How to Create a Culture of Cooperation Not Competition

Creating a culture of co-operation is core to bringing out the best in people because it is aligned to what makes us human. There is nothing healthy about “internal competition.”

A competitive culture exists when your employees adopt a “desire to win” mentality. While this is okay if it is targeted at external competitors, if it is driven towards internal stakeholders, it drives a different set of behaviourswhich can be very negative and destructive.

Competitive thinking directs energy, time and resources towards internal challenges rather than external threats, whereas within a culture of cooperation everyone has a shared sense of purpose.

Serve vs. Win/Lose

Fostering a culture of cooperation requires every individual to have a ‘serve’ mentality. The question on everyone’s mind should be, “How can I contribute to the success of the company?” not “How can I make myself look good? How can I win?” 

As leaders, a serve mentality would mean that when our team performs well, we give credit to the people in our teams who contributed to those efforts, as opposed to taking the credit for ourselves. 

Our Goal vs. My Goal 

It’s essential that each team member, particularly leaders, always have the company goals at the core of what they do each day. 

While team goals and outcomes are important to the progress of an organisation, the focus should always be, “How can we as a company achieve our goals?”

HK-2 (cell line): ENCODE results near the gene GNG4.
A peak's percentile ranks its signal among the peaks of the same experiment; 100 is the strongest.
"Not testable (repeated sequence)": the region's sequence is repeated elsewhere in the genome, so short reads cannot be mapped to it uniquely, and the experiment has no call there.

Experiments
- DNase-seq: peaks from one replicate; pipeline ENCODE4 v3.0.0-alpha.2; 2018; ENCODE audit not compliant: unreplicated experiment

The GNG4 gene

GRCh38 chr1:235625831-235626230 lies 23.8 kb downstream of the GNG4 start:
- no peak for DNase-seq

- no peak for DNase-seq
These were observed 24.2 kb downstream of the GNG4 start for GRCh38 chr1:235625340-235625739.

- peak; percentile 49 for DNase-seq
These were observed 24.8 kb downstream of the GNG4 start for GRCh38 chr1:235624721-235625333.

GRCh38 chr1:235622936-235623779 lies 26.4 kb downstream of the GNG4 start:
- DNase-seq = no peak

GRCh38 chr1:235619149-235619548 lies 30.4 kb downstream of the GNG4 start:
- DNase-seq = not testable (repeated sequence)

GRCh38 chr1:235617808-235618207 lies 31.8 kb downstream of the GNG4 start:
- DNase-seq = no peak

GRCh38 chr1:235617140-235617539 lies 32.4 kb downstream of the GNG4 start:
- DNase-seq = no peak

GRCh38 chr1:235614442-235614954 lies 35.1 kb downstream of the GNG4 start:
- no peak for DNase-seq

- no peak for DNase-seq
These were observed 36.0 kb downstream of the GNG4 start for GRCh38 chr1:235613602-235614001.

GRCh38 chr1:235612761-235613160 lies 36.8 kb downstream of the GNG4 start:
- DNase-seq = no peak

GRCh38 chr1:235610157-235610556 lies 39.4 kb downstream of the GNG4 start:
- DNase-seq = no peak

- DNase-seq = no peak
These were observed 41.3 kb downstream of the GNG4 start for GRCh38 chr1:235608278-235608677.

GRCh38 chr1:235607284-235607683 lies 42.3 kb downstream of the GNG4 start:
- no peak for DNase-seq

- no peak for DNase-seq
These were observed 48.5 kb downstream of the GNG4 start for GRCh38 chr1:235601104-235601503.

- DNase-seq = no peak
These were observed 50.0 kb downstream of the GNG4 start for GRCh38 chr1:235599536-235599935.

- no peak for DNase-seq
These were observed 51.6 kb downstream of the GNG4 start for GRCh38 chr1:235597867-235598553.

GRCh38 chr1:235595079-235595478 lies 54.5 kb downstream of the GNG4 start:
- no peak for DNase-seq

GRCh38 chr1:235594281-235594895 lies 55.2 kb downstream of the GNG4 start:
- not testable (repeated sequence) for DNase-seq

In companies where internal competition exists it’s easy to fall into situations where leaders are fighting for revenue and resources for their teams, as they are more concerned with hitting their targets, and don’t necessarily see the bigger picture of what is best for the company. 

Team vs. Individual 

Having a team first mentality means employees put their team KPIs and performance measures, ahead of their own personal KPIs. In the context of a marketing team, this might mean a social media manager has to give up a portion of their budget to contribute to PR or lead generation efforts. 

While this might negatively impact social media results for that month or quarter, it could be the best option for the team. 

Trust vs. Fear

Ultimately, internal competition is bred from fear. Employees will generally compete with each other if they are worried about not achieving results, out of fear that it could stop them getting that next promotion or pay rise. 

If you want your team members to come from a contribution first mindset, you need to first foster a culture of trust and transparency. 

For more insights on building a thriving team culture check out this article: 5 Key Drivers of a High-Performance Culture


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